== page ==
Peter Moloney: Defeating Diphtheria
Besides Peter Moloney’s critical role in establishing a new method for larger scale heparin production, he had already applied his unique skills as a chemist, biochemist and immunochemist to increasing the purity, potency and production scale of several other biological products at Connaught. Moloney was Connaught’s first research chemist and joined the Labs in 1919, with his initial work focusing on the purification of diphtheria antitoxin. Moloney had observed Connaught’s early insulin production development work and, in the summer of 1922, was asked by FitzGerald and Best to directly apply his expertise to overcoming challenges in insulin purification and production levels. By the fall, Moloney’s initial method, based on the use of benzoic acid adsorption and precipitation, enabled the production of some 250,000 units of insulin, with “very satisfactory results,” according to Best. Moloney’s insulin research caught the attention of the press. A Toronto Star article in early January, 1924, heralded the discovery of a “New System for Purifying Insulin.” This phase of Moloney’s research was focused on a new charcoal purification method that built upon his earlier work with insulin using benzoic acid.
A few months later, Moloney received a telegram from FitzGerald in France asking him to shift his focus to help expedite the development, production and clinical evaluation of another new biotechnology discovery. During the summer of 1924, FitzGerald travelled extensively in Europe to investigate a variety of developments on behalf of Connaught, including those related to insulin and recent research with diphtheria prevention. Although diphtheria antitoxin was freely available in Canada to those stricken by the disease, “the strangler,” as diphtheria was known, as it led to the development of a blockage in the throat that impaired breathing, remained one of the leading public health threats to children under 14. The antitoxin minimized deaths, but it did not stop diphtheria’s spread. FitzGerald had heard that Dr. Gaston Ramon of the Pasteur Institute in Paris had recently discovered that treating diphtheria toxin with formaldehyde and heat rendered the toxin non-toxic. When injected, this “toxoid” could safely stimulate active immunity in humans just like a vaccine. Ramon had only tested the effectiveness of the toxoid in his lab on a small scale. FitzGerald’s visit with Ramon was opportune since Connaught was ideally prepared to facilitate further development and testing of diphtheria toxoid in a much more expeditious way than Ramon could at the time.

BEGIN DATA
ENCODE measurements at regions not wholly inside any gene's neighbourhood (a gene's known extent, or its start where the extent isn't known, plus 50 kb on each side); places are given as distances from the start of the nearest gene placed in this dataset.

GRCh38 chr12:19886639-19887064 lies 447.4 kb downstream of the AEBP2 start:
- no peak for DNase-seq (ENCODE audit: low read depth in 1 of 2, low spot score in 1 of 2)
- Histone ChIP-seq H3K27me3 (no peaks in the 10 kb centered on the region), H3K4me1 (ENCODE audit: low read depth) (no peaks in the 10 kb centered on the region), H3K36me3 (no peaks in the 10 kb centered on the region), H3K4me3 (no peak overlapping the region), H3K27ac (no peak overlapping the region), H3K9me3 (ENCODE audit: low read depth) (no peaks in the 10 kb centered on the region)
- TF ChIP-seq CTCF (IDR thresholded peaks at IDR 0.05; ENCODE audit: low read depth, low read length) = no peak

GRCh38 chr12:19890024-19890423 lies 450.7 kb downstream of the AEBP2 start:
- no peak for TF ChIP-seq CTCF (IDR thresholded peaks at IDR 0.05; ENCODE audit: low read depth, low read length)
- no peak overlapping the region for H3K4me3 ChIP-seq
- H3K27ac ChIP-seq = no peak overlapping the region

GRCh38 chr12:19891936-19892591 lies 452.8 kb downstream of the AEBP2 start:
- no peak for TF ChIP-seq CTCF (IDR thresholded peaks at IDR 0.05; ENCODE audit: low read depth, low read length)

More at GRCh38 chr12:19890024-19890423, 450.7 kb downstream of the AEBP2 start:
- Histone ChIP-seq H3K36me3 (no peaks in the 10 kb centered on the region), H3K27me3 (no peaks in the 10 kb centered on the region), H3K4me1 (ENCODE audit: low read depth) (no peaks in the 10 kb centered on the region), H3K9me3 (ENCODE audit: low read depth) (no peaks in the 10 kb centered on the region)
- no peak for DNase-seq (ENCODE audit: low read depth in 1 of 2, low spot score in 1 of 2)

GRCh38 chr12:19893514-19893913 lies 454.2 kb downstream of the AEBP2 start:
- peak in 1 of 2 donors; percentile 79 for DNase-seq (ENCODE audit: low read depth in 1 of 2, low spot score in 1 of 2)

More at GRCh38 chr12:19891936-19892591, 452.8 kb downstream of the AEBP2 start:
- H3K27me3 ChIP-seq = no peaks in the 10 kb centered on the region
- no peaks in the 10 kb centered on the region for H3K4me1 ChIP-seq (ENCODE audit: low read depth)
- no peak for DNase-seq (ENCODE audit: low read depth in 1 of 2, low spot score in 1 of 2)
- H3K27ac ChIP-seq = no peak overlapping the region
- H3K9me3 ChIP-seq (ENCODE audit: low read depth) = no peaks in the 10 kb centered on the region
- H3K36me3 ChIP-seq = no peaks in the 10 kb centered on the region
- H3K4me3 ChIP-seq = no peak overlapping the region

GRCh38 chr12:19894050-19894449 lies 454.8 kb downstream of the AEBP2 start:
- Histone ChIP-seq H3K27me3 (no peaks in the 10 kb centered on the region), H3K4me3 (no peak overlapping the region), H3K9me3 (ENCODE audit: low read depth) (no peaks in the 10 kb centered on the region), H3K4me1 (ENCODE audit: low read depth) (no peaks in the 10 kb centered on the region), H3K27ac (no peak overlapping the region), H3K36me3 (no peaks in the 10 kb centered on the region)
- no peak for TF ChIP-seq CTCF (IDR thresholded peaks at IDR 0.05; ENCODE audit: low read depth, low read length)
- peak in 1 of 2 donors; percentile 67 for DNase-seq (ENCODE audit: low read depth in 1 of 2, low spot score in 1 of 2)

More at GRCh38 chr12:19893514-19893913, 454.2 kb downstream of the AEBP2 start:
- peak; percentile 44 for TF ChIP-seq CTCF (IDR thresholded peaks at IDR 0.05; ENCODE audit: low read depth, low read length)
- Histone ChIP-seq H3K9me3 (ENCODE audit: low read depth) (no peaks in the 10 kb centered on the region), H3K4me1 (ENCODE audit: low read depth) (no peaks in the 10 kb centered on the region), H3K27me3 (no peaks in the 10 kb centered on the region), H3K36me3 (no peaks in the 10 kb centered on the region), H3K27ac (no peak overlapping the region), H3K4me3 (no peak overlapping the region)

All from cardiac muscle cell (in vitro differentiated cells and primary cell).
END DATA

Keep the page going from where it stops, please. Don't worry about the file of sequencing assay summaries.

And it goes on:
FitzGerald described Ramon’s methods to Moloney and asked him to drop everything and immediately begin preparing and improving the toxoid. After encouraging initial studies of the toxoid given to a small group of Connaught staff members that showed strong antigenic responses, and similar results among a larger group of children, field trials were launched in several cities in September, 1925. The trials started in the Essex Border Municipalities (which encompassed Ford, Walkerville, Windsor, and Sandwich), where some 9,000 pre-school and school-age children each received two doses of toxoid. A similar trial took place in Saskatchewan during 1925–26, and by February, 1927, a total of 120,000 individuals in nine provinces had received diphtheria toxoid. During the initial use of the substance, some allergic reactions were reported, prompting Moloney to develop a simple intradermal “reaction test” using a diluted toxoid to detect potential reactors — usually older children or adults already immune to diphtheria. This test came to be known as the “Moloney Reaction Test” and was universally applied.